McKinney: He doesn’t want to see environmental standards relaxed to suit Amazon. He doesn’t want to see Amazon given permission to fast track any kind of legal disputes to the state supreme court. These were concessions that Wisconsin made to Foxconn. He doesn’t want to do that. … If, for some reason, Amazon doesn’t meet the 50,000 jobs that it’s promising to create, he wants to give Illinois the ability to yank those subsidies. So those are his key points. Here we have one legislative leader, going on record saying what he wants to see contained in an incentive package.

Wisconsin Governor Scott Walker signed a bill on September 18, 2017 that offers up to $3 billion in taxpayer incentives to bring Taiwanese electronics manufacturer Foxconn to his state. Pictured above, a worker looks out through the logo at the entrance of the Foxconn complex in the southern Chinese city of Shenzhen in May 2010. (AP Photo/Kin Cheung)

On how to measure the success of taxpayer incentive packages

McKinney: It sounds kind of silly, but one of the things is whether or not there’s actually a shovel going into the dirt. In Foxconn’s case, there have been big promises made all over the world about plants being built, and they’ve either fallen short of expectations or not been built at all. That’s been true in Pennsylvania, that’s been true in Indonesia, it’s been true in Brazil. That’s the initial benchmark that you have to gauge.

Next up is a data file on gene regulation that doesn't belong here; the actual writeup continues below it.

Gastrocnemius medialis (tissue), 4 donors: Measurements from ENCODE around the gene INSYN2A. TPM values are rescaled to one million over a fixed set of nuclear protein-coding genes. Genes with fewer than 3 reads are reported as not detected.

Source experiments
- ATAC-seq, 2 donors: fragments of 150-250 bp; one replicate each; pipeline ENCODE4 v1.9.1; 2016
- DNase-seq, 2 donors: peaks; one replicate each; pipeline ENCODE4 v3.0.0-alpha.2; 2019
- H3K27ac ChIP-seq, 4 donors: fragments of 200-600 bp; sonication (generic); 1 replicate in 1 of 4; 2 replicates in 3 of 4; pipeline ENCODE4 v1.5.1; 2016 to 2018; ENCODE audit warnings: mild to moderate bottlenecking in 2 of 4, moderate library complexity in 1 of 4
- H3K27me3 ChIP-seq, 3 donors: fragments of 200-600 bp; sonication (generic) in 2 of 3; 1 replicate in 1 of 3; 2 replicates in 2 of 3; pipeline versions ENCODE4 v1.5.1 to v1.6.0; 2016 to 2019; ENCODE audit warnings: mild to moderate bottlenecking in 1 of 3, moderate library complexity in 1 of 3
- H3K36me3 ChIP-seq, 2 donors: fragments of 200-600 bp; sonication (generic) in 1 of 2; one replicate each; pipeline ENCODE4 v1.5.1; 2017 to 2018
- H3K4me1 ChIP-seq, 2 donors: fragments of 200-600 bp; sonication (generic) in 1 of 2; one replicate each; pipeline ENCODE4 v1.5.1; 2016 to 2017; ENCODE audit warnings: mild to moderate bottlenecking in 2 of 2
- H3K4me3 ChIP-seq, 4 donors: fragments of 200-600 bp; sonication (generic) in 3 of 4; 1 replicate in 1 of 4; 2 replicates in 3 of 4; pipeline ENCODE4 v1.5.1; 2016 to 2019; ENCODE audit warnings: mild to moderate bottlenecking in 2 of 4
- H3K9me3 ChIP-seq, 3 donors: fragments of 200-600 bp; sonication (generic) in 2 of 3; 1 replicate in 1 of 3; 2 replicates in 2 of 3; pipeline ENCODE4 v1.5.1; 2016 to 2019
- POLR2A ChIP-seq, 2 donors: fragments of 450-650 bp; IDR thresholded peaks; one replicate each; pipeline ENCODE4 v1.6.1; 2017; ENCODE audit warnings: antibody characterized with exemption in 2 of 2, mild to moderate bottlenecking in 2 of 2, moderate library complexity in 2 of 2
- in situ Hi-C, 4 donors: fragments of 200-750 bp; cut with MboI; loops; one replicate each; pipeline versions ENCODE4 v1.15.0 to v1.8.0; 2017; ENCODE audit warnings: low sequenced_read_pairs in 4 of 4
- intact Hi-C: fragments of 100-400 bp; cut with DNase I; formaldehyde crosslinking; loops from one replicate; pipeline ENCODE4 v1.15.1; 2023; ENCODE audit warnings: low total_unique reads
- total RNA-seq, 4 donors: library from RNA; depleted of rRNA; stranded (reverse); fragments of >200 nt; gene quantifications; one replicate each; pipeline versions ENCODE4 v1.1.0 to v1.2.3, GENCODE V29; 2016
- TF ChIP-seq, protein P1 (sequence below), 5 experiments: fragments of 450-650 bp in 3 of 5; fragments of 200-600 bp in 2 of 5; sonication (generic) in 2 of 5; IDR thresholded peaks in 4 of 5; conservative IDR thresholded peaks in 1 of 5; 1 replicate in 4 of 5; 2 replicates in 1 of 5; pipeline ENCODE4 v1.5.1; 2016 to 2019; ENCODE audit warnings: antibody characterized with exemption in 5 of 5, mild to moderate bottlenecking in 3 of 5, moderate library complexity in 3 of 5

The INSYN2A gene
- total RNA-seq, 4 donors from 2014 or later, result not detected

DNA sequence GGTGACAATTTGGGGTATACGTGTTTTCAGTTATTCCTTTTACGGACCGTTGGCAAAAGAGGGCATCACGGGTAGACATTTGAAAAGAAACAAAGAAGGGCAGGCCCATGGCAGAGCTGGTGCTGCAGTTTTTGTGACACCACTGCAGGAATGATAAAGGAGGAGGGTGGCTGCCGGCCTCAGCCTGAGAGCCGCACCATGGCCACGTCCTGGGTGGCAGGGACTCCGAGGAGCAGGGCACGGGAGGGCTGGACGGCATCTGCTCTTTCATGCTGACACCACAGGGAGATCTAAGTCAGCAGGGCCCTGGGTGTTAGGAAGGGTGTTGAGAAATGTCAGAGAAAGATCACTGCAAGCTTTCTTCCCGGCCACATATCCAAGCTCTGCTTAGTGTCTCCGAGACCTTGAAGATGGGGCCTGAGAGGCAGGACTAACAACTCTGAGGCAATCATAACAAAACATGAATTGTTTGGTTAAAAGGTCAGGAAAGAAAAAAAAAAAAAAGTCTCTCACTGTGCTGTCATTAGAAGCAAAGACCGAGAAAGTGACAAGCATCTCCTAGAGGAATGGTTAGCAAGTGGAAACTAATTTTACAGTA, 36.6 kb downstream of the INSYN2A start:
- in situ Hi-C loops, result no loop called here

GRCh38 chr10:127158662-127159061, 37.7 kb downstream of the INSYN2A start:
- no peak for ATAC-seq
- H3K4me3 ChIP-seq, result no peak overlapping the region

Further down the line, if there are jobs that are tied to these subsidies, we’ll know fairly soon if a company is meeting those thresholds.

On the past incentive packages that have failed in Illinois

McKinney: In Illinois, we’ve been in this game for several decades now. I think the one that I remember the most occurred back in the late ’80s when Sears, Roebuck & Co. decided to move out of what was then the Sears Tower and out to Hoffman Estates. Back then — and later in 2011 when they once again were talking about moving out of Illinois — the state basically forked over half a billion dollars to keep Sears in place. … Not long after getting these subsidies, the company hit hard times. They began closing stores. They’ve been laying off executives in their Hoffman Estates campus pretty much since then. The idea of that money going to contribute toward a strong company certainly hasn’t paid off.